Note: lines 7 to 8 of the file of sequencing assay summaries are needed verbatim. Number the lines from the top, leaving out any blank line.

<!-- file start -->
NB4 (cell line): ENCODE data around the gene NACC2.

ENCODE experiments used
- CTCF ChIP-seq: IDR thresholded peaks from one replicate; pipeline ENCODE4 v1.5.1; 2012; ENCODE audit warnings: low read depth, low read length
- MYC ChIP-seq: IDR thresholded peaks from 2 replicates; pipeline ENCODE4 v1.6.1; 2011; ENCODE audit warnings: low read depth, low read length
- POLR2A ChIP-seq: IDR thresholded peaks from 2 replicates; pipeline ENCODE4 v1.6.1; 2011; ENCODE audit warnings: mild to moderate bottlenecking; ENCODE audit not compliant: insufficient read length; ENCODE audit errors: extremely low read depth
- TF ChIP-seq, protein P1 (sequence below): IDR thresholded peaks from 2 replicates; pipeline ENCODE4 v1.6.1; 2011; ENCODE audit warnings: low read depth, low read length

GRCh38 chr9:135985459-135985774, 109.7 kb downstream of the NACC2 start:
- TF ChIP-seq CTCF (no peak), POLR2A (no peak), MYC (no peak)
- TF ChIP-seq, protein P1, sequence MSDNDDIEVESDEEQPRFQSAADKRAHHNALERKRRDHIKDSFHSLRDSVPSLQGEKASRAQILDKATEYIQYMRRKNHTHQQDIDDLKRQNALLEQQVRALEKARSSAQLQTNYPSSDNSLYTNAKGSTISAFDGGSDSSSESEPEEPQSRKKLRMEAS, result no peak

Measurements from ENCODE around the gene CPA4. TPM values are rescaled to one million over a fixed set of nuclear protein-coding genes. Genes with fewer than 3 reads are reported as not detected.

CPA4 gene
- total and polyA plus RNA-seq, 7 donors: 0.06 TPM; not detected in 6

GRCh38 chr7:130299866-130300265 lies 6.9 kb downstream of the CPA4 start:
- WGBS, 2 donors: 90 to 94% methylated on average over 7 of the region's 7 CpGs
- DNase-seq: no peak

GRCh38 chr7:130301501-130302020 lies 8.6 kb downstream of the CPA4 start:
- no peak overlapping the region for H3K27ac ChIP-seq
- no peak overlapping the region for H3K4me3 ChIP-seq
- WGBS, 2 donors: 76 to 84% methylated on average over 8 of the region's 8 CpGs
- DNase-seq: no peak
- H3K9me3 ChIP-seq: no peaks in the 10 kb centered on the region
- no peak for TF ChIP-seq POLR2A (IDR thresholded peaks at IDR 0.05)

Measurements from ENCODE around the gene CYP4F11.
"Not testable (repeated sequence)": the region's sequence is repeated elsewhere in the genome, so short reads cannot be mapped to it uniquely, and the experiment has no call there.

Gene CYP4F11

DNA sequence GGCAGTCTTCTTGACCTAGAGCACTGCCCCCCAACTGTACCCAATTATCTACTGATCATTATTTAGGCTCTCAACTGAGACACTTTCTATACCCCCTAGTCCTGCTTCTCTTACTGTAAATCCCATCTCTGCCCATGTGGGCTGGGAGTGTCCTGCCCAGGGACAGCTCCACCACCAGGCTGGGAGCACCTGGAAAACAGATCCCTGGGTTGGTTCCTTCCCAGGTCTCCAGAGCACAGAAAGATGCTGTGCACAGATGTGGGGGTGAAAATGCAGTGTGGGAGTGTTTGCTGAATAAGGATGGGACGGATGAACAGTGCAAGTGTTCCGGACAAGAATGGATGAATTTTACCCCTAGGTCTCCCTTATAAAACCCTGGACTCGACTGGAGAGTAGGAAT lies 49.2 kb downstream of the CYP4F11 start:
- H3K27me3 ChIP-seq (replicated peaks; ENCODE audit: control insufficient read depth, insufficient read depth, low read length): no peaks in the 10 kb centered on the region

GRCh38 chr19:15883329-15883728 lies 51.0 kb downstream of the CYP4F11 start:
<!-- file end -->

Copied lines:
GRCh38 chr9:135985459-135985774, 109.7 kb downstream of the NACC2 start:
- TF ChIP-seq CTCF (no peak), POLR2A (no peak), MYC (no peak)